Dr. Giuseppe Vallo is head of the Pulmonary Rehabilitation Center at the COF Lanzo Hospital near Como – Facebook

BARELY able to raise his hand, a 90-year-old man beckoned to the doctor who was about to place an oxygenation helmet upon him. He told the doctor that he did not want them to waste time and energy on him – there were far too many younger people at the hospital who needed their assistance. However, the doctor did not allow himself to be persuaded, and with a smile he proceeded with the treatment. Within a few weeks, the patient was back on his feet and eventually discharged from the hospital.

This sounds like one of the many stories of the battle that is still being fought against the pandemic in hospitals around the world. This incident, however, had a great emotional impact on Dr. Giuseppe Vallo, the young head of the Pulmonary Rehabilitation Center at the COF Lanzo Hospital near Como in northern Italy.

On his Facebook page the doctor wrote this post in the form of a letter addressed to the elderly patient, “You checked into our ward on November 1st. When I read your date of birth I immediately noticed that you are only eight days older than my own dad. On the second day your oxygenation was so low that I had to put a CPAP helmet on you. You shook my hand and said, ‘Doctor, I have done everything I wanted in life. I am 90-years-old, so let me go.’ Your smile and dignity gripped my heart so tightly that it seemed to me that I was the one who lacked oxygen.”

The battle fought together began, and Dr. Vallo wrote in the second part of his letter, “Through my iPhone I was able to get you in contact with your relatives. The nurses took good care of you and they all did their job with love. After 15 days, we discharged you from the intensive care ward. We brought you back as beautiful as you were before you got sick, and you started to walk again with the superb help of our physiotherapists.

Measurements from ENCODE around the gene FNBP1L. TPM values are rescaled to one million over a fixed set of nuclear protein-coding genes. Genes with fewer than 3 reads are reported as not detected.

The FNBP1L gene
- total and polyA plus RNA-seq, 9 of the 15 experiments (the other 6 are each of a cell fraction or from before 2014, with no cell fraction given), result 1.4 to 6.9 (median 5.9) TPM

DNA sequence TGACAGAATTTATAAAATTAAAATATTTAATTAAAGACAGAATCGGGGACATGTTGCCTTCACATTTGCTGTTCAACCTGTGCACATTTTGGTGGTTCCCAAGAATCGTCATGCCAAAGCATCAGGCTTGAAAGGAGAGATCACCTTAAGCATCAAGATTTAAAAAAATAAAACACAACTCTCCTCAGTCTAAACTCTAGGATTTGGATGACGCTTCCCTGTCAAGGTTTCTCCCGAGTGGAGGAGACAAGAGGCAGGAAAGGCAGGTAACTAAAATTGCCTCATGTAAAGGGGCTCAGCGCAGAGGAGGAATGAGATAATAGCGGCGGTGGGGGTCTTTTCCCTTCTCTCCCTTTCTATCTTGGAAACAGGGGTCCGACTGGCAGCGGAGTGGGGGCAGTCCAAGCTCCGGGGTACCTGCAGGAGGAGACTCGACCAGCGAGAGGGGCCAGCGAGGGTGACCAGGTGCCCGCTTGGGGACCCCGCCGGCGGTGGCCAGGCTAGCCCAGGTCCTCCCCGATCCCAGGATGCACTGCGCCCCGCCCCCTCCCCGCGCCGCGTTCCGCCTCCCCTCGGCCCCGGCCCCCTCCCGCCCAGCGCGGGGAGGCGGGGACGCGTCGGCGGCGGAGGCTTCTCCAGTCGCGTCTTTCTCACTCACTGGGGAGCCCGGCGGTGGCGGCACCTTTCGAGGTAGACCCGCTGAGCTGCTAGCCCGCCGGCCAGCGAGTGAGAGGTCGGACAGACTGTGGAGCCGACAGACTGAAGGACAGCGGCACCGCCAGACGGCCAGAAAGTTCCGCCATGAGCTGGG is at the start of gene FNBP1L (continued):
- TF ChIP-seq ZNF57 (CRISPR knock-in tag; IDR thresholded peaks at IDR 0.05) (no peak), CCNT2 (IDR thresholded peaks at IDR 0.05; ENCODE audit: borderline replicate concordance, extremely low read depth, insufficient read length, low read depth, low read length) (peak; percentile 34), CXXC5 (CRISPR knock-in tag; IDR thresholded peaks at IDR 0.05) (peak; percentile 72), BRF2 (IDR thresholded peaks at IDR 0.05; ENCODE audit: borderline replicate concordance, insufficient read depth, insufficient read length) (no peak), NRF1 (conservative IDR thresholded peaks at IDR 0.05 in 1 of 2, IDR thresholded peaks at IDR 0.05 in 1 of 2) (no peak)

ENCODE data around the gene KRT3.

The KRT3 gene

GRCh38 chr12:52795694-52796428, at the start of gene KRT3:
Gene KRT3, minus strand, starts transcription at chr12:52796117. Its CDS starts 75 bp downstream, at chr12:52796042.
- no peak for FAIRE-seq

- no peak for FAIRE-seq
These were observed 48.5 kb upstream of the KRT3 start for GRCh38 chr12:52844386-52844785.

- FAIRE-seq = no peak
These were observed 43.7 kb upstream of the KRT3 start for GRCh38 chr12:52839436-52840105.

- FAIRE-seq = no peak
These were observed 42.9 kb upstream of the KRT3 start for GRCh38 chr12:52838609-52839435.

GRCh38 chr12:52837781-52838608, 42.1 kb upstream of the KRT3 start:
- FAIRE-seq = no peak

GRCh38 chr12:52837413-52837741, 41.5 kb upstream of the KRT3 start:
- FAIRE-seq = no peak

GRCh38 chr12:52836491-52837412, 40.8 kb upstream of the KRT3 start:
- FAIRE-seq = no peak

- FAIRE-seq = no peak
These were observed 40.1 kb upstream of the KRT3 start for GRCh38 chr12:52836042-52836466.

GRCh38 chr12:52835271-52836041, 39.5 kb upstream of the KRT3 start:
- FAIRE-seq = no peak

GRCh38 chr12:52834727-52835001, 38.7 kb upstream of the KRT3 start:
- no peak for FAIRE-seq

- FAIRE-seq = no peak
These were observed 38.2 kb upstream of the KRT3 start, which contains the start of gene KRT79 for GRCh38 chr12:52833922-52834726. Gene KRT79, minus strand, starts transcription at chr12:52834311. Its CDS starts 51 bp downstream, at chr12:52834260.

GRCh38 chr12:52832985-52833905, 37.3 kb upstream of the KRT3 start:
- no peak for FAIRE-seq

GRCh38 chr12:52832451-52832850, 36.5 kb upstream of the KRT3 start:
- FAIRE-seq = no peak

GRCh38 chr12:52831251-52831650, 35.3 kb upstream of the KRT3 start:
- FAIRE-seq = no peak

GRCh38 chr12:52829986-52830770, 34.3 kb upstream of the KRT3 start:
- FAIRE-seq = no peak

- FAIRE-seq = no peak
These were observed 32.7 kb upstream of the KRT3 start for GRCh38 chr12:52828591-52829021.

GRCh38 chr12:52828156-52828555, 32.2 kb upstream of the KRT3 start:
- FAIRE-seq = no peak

“You have thanked us so many times, but the truth is that we must thank you because you have given us hope and the desire to continue the fight every day. We saved you and you saved us. As you left the hospital, I gave you a hug. In that moment, I saw my daddy’s and my beloved grandfather’s smile.”

This story moved me deeply, dear reader, because it explains in very simple terms what the life and mission of a medical practitioner should be: that of being close to the sick, to cure and look after them.

Pope Francis expressed the same concept during his audience with the members of the International Federation of Catholic Medical Associations, “Your mission is a witness of humanity, a privileged means of helping others to see and feel that God our Father cares for every individual, without distinction. To do this, he wishes to employ our knowledge, our hands and our hearts, in order to care for and bring healing to every human being. To each of us he wants to grant life and love.”

This closeness to the sick, however, is not only a task and mission for doctors and paramedics. This is why, in 1992, Saint Pope John Paul II instituted the World Day of the Sick, to be celebrated on February 11, the memorial of Our Lady of Lourdes. In the letter explaining this new commemoration, John Paul wrote that the day should be “a special time of prayer and sharing, of offering one’s suffering for the good of the Church, and of reminding everyone to see in their sick brothers and sisters the face of Christ who, by suffering and dying and rising, achieved the salvation of mankind.”

If any of your relatives or friends, or even you yourself, are unwell, on February 11 at 6 PM (CET) please join Fr. Giancarlo Zamengo, the General Director of the Messenger of Saint Anthony and myself at our streamed Holy Mass in the Basilica of Saint Anthony (www.saintanthonyofpadua.net). We will pray together that God’s healing hand may rest upon all our sick brothers and sisters.

Updated on February 01 2021